We made another valiant attempt to get some good action going on the topside. We did raise 2 Sails. The first figured out how to eat the bait but spit it out on the first jump. The second came later but once again we didnít complete the task. At least that one stayed on the hook a lot longer. The winds had changed to the NW, the clouds moved in, and the seas were starting to get choppy. It was later in the afternoon when we hooked up something on the down rod. This was a mystery fish with some shoulders. Devon had put down a large bait and my guess is we had a Hammerhead hooked up. When they tilt that wide head down, you are not going to pull him up with 30 # tackle. A good while later the leader finally gave out. Devon reset the lines for one last hoorah. Devon began tossing out the leftover baits in hopes of raising some fish. Instead of fish we had an unexpected guest that dove into the freebies and grabbed the wrong fish.
A little bit of work but we got the Gannet to the boat and Devon grabbed him behind the head to keep the business end of the bird under control. He was hooked lightly and the guys removed the hook, releasing him unharmed. That was the omen that told us to call it a day.
What a difference a day can make, right? The front had moved through, the sky was bright, and the winds were light from the N/NE. The barometric pressure was high and steady. Looking good! Andre, Thierry, Conner, Zach, and Wade joined us for a full day on this run.
We collected our baits but once again we had to hit a couple of spots and leave with less than we like. Off we go to the blue water. Devon couldnít finish setting the spread when...BAM! A cow Dolphin! Bam Bam, Thereís the Bull. Nice fish! The big cow came loose and Devon sees another fish shadowing the Bull and pitches a bait... Bam! Weíre on! The guys worked the fish to the boat and Devon boxed the 12# Cow and 33# Bull. Good start!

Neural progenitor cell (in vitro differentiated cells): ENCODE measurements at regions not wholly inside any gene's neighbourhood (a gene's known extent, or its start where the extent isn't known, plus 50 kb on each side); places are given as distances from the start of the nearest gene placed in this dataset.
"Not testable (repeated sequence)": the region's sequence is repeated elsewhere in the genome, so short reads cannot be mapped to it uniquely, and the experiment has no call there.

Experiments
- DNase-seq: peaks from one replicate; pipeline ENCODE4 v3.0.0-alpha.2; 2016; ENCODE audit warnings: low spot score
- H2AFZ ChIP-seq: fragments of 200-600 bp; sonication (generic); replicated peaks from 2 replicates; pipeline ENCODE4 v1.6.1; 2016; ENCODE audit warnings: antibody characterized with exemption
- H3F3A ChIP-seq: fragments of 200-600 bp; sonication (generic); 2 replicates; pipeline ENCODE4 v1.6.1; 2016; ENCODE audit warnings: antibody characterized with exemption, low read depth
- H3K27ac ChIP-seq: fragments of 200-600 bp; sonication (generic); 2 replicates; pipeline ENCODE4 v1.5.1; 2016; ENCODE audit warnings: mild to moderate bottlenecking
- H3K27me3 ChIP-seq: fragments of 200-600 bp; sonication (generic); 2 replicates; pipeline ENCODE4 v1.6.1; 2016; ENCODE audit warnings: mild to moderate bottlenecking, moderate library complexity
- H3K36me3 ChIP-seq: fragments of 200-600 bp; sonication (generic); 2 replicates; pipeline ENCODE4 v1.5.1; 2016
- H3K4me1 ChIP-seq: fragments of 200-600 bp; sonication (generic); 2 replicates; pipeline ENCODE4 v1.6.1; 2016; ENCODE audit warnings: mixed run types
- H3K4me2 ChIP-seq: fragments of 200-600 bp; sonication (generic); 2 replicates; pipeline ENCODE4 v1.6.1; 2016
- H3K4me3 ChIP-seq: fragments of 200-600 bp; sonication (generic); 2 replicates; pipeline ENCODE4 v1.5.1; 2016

Devon reset the spread and less than 10 minutes passed when we hooked up a Sailfish. The fish broke off after the 6th jump. The action slowed down quite a bit right after that so we hit the wrecks and managed to let the guys have some fun tugging on the deep water brutes. We realized the last time that there were too many toothy critters on the wrecks now, so we used a piece of wire and caught 3 jumbo Cuda.
After blowing up 2 smaller reels on the last trip we re-powered our wreck rods with a couple of fish winches. The boys caught those Wreck Donkeys up to 45 # until their arms almost fell off.
We worked the rest of the afternoon on the surface. We were hoping for some more Dolphin or another Sailfish. We got our wish as Andre managed to hook up and leader his Sailfish making it a good catch. However, the leader broke as Devon was trying to muscle it over for a picture. We had another shot at a Sail but jumped him off. The guys had a good time but called the trip a bit early since we had so many fish to clean.
When fighting these Snooters, slack line is your worst enemy and it's often impossible to keep the line tight. Sailfish can swim at 70 mph then change direction on a dime and give you 9 cents change. They are the masters at creating slack and experts at tossing the loose hook.